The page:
GENEVA (1 October 2021) – Global discussions on trade and development starting this weekend must put human rights at the heart of any solutions for the debts that cripple poorer countries’ ability to deliver essential services, a UN human rights expert appointed by the Human Rights Council said today.
“Debt is a human rights issue,” said Attiya Waris, the UN Independent Expert on debt, other international financial obligations and human rights, ahead of the 15th session of the United Nations Conference on Trade and Development (UNCTAD 15), which starts Sunday.
“When countries are burdened by debt, they don’t have the money to ensure access to their human rights, including services such as water and food or, during the pandemic, vaccines, hospitals and medical personnel,” she said.
“Human rights take money. People understand this now, more than ever, after a year and a half of a global pandemic,” Waris said. “What we need now is debt restructuring, tax justice firmly grounded in human rights, systemic reform, and effective measures to address illicit financial flows.”
She added that “the debt situation is so serious globally that one is reminded of the African proverb ‘poverty without debt is wealth’.”
The high-level summit, hosted by Barbados online because of COVID, aims to highlight the urgency of reducing inequality and vulnerability through trade and development that works for everyone.
“The Conference is taking place as the world grapples with intertwining crises piled on top of crises,” she said. “There is a health crisis, a socio-economic crisis with growing inequalities within and across countries, a climate crisis, and a human rights crisis and on top of it all, a looming debt crisis affecting low and middle income countries.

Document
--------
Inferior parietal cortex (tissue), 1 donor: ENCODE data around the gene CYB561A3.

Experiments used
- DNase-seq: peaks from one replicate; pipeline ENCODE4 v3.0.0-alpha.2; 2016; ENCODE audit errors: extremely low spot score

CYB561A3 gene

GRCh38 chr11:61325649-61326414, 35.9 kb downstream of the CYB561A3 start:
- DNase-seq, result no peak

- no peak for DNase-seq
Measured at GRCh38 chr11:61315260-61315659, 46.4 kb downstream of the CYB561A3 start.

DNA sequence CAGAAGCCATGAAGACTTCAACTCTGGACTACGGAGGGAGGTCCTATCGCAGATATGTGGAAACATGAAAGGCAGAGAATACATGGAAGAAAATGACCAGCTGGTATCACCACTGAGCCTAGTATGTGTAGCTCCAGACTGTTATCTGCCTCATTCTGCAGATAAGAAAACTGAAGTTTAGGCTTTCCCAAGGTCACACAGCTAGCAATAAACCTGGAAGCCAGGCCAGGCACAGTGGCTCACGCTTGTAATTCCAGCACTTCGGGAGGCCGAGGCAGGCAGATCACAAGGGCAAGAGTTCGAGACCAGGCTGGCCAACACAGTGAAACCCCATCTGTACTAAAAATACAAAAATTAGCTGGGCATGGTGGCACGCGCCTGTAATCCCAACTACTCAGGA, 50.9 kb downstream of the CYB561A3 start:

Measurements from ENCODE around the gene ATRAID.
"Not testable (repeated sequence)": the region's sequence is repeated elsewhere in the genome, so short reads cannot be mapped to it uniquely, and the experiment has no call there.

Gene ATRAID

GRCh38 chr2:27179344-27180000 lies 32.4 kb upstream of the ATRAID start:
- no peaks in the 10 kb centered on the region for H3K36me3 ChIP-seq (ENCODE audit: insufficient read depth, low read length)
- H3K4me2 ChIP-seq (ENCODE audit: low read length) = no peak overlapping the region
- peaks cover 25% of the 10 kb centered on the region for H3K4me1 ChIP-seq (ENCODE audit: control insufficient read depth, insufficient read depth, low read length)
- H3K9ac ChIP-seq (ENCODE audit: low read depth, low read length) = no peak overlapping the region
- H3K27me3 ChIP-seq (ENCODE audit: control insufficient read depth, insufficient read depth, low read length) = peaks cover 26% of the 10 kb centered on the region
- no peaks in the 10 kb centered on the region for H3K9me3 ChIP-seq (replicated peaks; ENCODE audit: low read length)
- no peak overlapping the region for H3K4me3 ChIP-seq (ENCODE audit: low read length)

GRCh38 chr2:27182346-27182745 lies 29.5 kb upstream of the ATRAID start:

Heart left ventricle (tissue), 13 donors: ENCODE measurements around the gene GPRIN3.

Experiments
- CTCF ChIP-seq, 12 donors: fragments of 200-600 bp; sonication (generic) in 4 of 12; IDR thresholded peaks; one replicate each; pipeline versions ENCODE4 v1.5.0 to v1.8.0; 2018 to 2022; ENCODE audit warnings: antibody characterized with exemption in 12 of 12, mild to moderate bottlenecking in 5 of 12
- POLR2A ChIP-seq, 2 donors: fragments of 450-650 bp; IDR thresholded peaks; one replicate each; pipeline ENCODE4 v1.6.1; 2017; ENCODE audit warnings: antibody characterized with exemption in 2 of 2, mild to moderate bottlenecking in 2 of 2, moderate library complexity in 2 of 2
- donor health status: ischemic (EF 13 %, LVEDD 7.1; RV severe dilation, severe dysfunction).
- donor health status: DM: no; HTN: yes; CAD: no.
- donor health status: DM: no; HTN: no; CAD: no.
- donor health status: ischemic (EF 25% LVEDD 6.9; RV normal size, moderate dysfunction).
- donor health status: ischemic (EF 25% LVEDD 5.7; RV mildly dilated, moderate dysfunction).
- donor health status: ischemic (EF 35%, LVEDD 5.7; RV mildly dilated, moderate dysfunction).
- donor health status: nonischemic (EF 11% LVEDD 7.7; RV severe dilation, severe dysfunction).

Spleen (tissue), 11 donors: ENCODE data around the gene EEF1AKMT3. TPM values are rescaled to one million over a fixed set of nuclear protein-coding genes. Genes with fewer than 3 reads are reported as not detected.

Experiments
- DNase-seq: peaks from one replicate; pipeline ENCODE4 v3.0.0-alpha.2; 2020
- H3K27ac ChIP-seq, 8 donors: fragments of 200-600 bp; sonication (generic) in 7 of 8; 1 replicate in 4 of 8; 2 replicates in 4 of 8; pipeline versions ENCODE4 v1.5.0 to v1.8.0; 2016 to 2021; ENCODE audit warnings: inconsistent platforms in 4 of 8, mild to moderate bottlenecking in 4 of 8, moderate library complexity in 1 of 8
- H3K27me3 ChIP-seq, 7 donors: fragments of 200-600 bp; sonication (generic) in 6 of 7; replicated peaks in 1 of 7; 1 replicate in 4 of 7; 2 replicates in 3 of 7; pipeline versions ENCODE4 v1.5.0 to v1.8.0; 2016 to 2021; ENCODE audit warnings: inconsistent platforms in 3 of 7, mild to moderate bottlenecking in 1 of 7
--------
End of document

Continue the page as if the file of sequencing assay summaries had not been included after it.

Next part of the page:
“We need to stop talking and take action,” she said. “We need urgent reform of the international debt architecture, the way lenders put pressure on developing countries to pay unpayable debts. Human rights must not be left out of the equation when we look for the effective, sustainable debt relief and restructuring that low and middle-income countries urgently need.”
Detailed recommendations on how this can be accomplished are contained in the report of her predecessor on international debt architecture reform and human rights, which will be presented to the UN General Assembly Third Committee on 22 October.
Ms Attiya Waris (Kenya) took up the function of Independent Expert on the effects of foreign debt and other related international financial obligations of States on the full enjoyment of all human rights, particularly economic, social and cultural rights on 1 August 2021.
She holds a PhD in Law and is a specialist in Fiscal Law, Policy and Development. She is the first female Director of Research and Enterprise at the University of Nairobi. Prof Waris teaches at the Law School, University of Nairobi, Kenya and has previously taught in South Africa, Rwanda, Malaysia and the United Kingdom. Prof Waris has researched and published on global and regional issues. She published 'Tax and Development’ (2013) offering links between tax and human rights and her more recent publication ‘Financing Africa’ is the first publication globally to map out African fiscal systems.
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